What is Hard water?
Water is considered as “Hard” when it is rich in certain metal ions such as calcium, magnesium, manganese, iron or others usually presenting as bicarbonates, chlorides, and sulfates. Those metals are acquired naturally in the waters by dissolving them from rocks and soil. The water hardness is measured in terms of GPG (grains per gallon) or milligrams per liter, where a grain is defined as 64.8 milligrams of calcium carbonate. According to the Water Quality Association, the water can be:
- Soft - 1 GPG or less
- Soft/Slightly hard - between 1 and 3 GPG
- Moderately hard - between 4 and 7 GPG
- Hard - between 7 and 10 GPG
- Very hard - above 11 GPG
Problems the hard water causes:
- Hard water is less a health issue than a potential expense, but it still can lead to some health issues. By changing the skin’s PH levels and making it hard to rinse the soap off, pores are being clogged, often causing skin problems and rashes.
- The hard water minerals form a buildup of limescale which clogs the plumbing system and reduces the water flow. The scale cakes onto interior surfaces of water-heating appliances such as dishwashers, coffee makers and water heaters, causing malfunctions and reduced efficiency.
- Due to the high levels of calcium and magnesium which react with the soap, shampoos and many another detergents, you would have difficulties in rinsing them while cleaning. Common signs are the coating of insoluble stearates on tub and shower surfaces, and the scale on the cookware and dishes.
- Unpleasant odors or taste of the water is caused by some minerals like iron and manganese
Solutions to hard water:
The distillation and filtration by reverse osmosis are one method to fight the hard water, but can’t always be used for the whole household’s water supply. The packed batches with chemicals are a solution for some home appliances, but are not applicable for drinking water. Therefore, the best solution so far remains the water softener.
Water Softeners and how to choose one:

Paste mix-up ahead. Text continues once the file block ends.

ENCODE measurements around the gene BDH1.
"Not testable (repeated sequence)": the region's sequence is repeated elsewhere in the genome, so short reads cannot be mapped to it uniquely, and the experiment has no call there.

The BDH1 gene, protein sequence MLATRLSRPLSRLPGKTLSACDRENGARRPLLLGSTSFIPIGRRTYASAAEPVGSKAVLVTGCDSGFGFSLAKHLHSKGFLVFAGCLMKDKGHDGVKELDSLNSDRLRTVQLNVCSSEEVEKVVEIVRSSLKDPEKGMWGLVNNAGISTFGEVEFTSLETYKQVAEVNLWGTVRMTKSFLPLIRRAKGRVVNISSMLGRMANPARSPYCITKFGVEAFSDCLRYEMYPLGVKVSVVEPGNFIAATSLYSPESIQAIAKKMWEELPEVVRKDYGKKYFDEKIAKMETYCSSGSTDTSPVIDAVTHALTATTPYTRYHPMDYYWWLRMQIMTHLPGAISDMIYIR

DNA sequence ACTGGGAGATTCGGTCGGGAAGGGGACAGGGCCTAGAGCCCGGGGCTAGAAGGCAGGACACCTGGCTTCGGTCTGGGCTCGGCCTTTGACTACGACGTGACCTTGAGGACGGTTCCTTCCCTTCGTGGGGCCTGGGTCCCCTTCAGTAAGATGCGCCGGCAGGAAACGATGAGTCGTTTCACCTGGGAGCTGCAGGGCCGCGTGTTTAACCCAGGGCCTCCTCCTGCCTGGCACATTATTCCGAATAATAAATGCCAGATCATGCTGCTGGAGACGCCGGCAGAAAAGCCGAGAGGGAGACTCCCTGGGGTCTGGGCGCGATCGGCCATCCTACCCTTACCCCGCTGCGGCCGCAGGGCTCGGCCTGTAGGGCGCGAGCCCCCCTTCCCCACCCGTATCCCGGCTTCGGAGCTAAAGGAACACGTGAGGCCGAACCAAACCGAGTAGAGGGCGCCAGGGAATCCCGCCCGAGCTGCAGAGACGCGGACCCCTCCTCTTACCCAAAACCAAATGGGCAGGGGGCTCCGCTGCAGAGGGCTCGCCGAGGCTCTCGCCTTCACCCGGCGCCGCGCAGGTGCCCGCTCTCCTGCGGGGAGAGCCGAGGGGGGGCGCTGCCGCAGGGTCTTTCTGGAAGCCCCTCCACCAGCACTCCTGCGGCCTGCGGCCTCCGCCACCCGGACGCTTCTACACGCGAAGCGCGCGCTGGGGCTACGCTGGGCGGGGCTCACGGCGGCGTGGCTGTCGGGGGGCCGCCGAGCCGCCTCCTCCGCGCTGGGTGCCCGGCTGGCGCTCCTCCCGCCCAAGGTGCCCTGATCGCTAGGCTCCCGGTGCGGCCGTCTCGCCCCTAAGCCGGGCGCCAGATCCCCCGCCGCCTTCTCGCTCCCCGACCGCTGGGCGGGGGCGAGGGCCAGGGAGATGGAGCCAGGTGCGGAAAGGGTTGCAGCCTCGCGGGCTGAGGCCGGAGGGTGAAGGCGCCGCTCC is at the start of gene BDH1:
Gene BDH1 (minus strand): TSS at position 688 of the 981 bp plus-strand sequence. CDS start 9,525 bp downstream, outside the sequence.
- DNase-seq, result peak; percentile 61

The Water Softener is a device usually installed to serve the whole household water supply. The most common type of water softener is the Salt-based ion exchange softener which substitutes *sodium (salt) for hard minerals such as iron, calcium and magnesium.
*The increased sodium in the drinking water is not considered to be a health threat as the levels of the daily dose are not dramatically changed compared to the usual intake.
The most common type of water softener works with beads with a negative electrical charge that attract the positively charged mineral ions of hard water, while giving off sodium ions. These softeners would usually have controls to show when the beads must be recharged, for newer models this is an automated process. The models with timers are considered less effective as they would recharge the beads on a set schedule rather than recharge based on usage. Investing in a model with automated controls would save you energy, salt and water.
Please be aware of that: Some manufacturers offer non-chemical devices (magnetic or catalytic). They claim to use magnetic field that changes the electromagnetic properties of the minerals in the water and as result they remain in the water but do not bind to surfaces. The Water Quality Association, however, was unable to prove that any physical or chemical changes occurred in the water. Carolina Plumbing Pros advises our clients to trust only proven products and brands that would be able to provide the needed quality and would remain on the market long enough to respond to any warranty or maintenance issues.